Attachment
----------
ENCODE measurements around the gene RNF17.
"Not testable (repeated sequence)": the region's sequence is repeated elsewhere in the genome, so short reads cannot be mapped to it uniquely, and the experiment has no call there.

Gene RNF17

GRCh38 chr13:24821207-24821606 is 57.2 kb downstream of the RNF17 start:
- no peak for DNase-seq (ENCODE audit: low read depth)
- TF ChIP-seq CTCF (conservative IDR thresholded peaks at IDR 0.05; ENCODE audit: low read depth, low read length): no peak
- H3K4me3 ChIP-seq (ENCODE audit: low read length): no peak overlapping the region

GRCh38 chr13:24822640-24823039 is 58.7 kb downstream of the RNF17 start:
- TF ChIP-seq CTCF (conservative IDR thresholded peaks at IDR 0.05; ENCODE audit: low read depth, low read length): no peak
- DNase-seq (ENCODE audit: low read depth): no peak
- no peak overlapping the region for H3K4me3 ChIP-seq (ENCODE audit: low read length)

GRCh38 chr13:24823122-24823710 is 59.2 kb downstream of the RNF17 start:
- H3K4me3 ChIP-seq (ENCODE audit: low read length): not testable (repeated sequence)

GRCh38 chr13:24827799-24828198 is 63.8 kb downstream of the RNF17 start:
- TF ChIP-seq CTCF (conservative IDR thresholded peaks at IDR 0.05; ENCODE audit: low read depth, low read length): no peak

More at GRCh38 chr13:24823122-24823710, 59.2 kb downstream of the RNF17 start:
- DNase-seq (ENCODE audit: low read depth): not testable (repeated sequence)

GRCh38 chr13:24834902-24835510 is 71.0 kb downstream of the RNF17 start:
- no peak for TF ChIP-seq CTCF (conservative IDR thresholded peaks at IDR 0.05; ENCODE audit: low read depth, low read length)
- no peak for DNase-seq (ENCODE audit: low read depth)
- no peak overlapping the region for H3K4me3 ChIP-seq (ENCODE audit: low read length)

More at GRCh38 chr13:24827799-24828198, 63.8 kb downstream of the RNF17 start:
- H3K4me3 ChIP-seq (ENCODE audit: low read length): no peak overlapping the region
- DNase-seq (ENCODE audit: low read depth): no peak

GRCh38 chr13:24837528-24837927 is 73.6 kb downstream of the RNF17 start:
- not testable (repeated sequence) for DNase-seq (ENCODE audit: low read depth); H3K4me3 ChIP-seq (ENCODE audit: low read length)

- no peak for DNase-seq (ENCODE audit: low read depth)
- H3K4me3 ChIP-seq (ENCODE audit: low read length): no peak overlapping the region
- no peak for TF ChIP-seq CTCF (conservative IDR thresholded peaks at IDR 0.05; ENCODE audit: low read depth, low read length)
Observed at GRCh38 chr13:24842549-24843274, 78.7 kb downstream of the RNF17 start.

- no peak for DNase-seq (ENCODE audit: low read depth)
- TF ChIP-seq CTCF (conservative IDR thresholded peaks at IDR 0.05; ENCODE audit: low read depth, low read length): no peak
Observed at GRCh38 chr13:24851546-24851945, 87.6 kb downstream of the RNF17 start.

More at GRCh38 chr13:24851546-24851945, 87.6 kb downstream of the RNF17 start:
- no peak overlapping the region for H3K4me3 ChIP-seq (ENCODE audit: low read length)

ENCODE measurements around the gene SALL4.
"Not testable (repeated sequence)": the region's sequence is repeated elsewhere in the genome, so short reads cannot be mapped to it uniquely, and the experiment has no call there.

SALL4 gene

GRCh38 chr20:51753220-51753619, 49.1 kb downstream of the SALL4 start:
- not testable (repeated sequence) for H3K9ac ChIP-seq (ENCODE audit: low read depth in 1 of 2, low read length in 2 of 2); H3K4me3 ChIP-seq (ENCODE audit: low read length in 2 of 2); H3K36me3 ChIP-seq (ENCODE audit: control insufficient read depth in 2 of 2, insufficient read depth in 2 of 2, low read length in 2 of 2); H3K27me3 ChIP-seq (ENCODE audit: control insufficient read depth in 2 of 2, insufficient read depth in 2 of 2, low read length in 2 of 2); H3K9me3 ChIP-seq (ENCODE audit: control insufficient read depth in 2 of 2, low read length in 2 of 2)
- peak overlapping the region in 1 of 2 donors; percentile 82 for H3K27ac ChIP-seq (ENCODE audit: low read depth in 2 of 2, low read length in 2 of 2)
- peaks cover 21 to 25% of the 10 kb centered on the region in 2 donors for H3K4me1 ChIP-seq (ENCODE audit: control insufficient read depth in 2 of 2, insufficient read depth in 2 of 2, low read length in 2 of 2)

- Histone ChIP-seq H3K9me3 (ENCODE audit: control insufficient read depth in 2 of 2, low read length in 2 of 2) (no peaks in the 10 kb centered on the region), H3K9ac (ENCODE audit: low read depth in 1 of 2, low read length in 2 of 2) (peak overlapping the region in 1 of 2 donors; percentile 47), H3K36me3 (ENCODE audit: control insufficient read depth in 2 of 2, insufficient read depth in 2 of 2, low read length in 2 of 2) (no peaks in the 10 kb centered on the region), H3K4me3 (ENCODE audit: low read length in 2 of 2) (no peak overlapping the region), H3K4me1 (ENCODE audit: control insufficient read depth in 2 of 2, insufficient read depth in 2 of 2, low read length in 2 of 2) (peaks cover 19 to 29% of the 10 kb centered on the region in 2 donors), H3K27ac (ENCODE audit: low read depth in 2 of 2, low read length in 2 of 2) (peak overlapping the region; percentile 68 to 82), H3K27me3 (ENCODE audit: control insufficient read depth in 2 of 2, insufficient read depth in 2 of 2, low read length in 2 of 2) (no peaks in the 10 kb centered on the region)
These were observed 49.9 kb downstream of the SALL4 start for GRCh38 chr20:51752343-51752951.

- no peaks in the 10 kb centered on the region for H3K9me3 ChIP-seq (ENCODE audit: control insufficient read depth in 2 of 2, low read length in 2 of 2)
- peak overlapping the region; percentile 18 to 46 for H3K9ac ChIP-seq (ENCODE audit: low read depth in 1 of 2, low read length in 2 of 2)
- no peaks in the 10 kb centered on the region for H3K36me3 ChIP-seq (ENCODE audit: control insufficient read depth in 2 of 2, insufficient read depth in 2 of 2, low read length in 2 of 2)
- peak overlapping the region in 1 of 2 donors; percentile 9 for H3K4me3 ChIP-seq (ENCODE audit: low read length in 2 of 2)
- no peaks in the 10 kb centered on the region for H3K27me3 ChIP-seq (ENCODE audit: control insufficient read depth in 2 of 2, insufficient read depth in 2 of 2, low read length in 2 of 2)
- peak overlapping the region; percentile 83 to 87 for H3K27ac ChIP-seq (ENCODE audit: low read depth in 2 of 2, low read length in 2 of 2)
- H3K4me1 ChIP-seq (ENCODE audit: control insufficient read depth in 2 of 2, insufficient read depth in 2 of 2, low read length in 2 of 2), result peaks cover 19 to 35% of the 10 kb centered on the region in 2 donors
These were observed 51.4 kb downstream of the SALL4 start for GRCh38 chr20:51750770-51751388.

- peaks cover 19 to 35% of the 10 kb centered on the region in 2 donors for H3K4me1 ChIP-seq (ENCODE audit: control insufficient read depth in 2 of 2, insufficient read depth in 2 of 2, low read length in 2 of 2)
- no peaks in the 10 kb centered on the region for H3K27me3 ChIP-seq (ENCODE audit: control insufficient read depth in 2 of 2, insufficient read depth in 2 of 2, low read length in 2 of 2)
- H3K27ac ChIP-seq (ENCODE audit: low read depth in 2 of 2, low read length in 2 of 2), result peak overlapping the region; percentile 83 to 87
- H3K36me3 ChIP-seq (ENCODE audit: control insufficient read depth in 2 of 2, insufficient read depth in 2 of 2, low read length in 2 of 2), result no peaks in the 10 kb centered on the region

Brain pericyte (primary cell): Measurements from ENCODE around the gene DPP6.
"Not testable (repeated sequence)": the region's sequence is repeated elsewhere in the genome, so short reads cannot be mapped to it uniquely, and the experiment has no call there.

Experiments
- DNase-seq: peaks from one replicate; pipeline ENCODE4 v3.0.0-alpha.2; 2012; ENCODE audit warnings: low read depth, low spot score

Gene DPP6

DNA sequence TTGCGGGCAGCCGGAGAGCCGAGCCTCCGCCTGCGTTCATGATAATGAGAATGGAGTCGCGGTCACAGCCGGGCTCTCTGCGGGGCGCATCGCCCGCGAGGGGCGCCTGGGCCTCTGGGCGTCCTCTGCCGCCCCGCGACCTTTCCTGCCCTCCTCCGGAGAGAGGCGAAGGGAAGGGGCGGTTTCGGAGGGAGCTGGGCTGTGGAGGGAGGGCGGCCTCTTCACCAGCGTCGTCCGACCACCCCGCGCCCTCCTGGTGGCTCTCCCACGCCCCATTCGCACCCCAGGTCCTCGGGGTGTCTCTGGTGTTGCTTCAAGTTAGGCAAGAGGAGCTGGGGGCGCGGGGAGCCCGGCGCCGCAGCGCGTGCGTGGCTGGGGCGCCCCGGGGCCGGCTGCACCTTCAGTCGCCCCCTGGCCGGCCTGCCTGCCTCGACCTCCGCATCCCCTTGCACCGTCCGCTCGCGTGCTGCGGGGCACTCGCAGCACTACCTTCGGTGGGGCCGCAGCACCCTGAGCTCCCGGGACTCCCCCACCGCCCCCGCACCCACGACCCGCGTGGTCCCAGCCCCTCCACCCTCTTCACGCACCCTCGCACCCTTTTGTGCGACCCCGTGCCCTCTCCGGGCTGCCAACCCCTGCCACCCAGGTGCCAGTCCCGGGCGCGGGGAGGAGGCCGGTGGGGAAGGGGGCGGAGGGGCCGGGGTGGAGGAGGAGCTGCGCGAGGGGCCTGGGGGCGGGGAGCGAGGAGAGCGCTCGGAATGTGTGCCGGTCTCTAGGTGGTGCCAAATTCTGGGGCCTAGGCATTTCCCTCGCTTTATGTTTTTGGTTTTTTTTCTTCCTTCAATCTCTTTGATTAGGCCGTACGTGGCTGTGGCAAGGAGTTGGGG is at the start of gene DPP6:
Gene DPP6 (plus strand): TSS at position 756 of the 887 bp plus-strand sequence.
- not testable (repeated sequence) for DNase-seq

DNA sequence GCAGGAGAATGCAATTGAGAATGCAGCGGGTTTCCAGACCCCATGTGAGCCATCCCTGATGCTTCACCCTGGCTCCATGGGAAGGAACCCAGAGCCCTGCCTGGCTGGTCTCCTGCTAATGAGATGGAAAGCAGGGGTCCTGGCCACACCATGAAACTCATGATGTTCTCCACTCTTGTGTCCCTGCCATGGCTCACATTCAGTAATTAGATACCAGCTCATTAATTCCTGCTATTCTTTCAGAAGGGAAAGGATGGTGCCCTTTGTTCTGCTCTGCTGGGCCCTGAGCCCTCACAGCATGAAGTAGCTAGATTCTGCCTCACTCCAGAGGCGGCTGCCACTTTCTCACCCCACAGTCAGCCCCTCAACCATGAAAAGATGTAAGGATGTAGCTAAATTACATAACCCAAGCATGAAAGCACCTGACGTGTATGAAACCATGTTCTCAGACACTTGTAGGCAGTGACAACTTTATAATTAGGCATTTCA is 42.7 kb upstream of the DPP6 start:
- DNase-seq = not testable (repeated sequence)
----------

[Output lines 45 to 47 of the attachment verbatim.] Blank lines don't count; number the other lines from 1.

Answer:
- no peaks in the 10 kb centered on the region for H3K9me3 ChIP-seq (ENCODE audit: control insufficient read depth in 2 of 2, low read length in 2 of 2)
- peak overlapping the region; percentile 18 to 46 for H3K9ac ChIP-seq (ENCODE audit: low read depth in 1 of 2, low read length in 2 of 2)
- no peaks in the 10 kb centered on the region for H3K36me3 ChIP-seq (ENCODE audit: control insufficient read depth in 2 of 2, insufficient read depth in 2 of 2, low read length in 2 of 2)